Losing weight is an uphill battle, and this is especially true when it comes to incline training. It’s an effective weight-loss strategy that is suitable for people of just about any fitness level. Walking, jogging, cycling, inclined treadmill work and stair steppers are all good examples of incline training methods that can help you fight the battle of the bulge.
Outdoor vs. Indoor
You can exercise on an incline both indoors and outside. If you have access to a treadmill, you’re ready to get started. Experiment with 3- to 5-percent inclines and gradually increase it over a period of weeks as your fitness level improves. Weather permitting, head outdoors and find a moderate grade to jog or walk up. You could also run intervals up a steep hill -- sprint hard on the way up and walk slowly back down; repeat this five to eight more times.
You’ll burn significantly more calories training on an incline than you would on a flat plane, assuming equal speeds. For example, a 160-pound person walking at a brisk 3.5 mph would burn about 314 calories per hour, while the same person would burn 657 calories walking on a stair treadmill. The reason for the increased calorie burn is the amount of energy required to propel your body up a slope. It’s a tougher battle against gravity compared to exercising on a flat plane.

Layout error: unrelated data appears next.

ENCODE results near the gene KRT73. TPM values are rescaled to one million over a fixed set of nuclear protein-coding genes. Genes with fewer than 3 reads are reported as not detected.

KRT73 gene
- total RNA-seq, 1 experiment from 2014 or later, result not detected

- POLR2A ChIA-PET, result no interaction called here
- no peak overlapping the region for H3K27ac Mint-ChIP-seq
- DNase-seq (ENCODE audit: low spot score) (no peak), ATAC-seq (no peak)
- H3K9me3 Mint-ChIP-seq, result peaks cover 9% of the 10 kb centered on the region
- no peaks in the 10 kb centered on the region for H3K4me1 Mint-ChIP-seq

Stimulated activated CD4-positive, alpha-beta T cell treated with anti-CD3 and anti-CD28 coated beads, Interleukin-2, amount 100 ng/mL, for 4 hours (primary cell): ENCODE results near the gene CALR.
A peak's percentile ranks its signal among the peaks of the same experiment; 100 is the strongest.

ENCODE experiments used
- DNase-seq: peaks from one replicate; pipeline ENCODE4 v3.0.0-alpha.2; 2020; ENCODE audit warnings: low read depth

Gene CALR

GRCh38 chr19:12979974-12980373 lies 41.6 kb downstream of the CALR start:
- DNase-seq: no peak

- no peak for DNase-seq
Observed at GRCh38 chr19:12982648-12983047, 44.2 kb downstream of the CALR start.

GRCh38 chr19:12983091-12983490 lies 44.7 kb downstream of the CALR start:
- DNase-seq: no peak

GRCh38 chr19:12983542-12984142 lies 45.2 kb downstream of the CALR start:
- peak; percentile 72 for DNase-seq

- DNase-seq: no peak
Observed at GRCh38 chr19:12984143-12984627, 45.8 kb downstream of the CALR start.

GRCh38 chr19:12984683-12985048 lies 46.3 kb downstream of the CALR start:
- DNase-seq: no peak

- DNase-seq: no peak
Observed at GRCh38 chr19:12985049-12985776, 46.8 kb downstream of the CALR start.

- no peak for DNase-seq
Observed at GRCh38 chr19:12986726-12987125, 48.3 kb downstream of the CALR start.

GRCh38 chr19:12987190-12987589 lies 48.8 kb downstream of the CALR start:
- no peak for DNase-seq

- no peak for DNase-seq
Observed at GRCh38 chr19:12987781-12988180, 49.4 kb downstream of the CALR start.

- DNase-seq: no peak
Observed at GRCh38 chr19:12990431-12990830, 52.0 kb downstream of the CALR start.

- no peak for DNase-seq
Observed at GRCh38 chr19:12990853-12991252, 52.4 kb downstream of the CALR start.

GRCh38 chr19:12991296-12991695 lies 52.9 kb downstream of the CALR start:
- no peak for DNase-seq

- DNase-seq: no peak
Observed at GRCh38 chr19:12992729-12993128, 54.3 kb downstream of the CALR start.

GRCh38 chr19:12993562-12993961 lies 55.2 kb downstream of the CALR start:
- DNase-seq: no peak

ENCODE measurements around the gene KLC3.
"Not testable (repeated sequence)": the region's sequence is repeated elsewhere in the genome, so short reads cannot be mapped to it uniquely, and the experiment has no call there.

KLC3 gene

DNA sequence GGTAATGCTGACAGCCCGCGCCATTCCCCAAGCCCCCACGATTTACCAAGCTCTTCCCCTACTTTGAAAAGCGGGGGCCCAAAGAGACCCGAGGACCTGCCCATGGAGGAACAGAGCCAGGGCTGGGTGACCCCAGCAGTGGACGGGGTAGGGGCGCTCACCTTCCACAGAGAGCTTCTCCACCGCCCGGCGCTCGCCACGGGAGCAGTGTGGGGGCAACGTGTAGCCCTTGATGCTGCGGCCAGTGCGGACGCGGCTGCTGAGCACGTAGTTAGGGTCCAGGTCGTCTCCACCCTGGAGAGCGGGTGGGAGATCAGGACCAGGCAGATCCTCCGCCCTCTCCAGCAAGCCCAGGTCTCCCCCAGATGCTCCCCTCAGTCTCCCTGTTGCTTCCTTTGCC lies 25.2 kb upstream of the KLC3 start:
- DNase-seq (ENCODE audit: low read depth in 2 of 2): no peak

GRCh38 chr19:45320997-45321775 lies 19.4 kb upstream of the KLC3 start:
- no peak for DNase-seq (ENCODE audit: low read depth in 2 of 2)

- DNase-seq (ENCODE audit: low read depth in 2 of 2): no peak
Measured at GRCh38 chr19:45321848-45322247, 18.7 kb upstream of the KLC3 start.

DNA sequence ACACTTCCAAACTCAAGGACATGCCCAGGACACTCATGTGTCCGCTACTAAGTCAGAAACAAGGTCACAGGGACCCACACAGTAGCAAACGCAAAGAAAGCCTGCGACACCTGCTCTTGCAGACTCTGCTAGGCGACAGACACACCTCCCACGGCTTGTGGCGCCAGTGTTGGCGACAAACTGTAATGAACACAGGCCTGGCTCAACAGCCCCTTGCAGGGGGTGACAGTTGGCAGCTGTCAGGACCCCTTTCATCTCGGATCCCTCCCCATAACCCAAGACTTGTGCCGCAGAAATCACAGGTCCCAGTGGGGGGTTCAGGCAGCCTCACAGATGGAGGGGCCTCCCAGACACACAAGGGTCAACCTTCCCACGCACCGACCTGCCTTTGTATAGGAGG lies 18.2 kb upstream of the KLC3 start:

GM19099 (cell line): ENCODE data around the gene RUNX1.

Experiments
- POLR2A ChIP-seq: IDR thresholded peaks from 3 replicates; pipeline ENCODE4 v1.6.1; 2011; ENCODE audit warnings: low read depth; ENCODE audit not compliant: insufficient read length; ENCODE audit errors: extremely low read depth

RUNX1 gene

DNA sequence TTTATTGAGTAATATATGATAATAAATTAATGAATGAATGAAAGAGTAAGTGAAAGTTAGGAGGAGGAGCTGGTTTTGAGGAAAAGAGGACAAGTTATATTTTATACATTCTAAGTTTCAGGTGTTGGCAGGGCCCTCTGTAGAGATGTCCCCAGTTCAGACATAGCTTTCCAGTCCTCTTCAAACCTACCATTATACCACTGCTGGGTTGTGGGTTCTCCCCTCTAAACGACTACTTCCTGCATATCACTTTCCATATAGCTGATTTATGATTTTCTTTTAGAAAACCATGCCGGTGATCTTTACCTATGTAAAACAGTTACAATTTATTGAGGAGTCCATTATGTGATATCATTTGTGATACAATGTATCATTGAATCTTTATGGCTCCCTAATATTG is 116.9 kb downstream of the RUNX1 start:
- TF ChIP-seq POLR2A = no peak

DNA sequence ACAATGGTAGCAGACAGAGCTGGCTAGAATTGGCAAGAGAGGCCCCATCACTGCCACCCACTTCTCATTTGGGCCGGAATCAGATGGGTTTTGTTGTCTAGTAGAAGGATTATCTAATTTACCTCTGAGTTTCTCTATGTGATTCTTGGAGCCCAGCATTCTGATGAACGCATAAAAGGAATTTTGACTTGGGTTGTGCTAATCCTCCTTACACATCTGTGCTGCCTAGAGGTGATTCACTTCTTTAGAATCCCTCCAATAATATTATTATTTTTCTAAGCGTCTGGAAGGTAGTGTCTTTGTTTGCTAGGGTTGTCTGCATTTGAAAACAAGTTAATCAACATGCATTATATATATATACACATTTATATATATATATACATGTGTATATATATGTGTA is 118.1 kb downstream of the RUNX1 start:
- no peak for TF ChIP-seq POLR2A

Inclined training burns a significant number of calories, and it also has an anaerobic effect. Ramping up the incline helps challenge your leg muscles far more than flat-plane exercise. While flat treadmill exercise activates about 20 percent of your leg muscle tissue, exercising at a 15-percent grade recruits about 75 percent of your leg muscle tissue. Muscle tissue naturally burns more calories compared to fatty tissue, so increasing the lean mass in your legs can help turn your body into a more efficient calorie burner. This leads to weight loss over time.
When trying to lose weight it’s your excess body fat that has got to go. Exercising at an incline is one of the best ways to target and burn fat calories rather than your body’s main source of energy, carbohydrates. Specifically, walking at a slow pace and a steep incline is the way to go. For example, jogging at 5 mph on a flat surface helps you burn 1.9 fat calories per minute, but walking at 2 mph on a 21-percent incline will help you burn 6.5 fat calories per minute. Additionally, a 2010 study conducted at Colorado State University found that slower-paced inclined training was as effective at helping people lose weight as faster-paced exercise on a flat surface. Inclined training was also found to be easier on the lower-body joints, knees, tendons and muscles.
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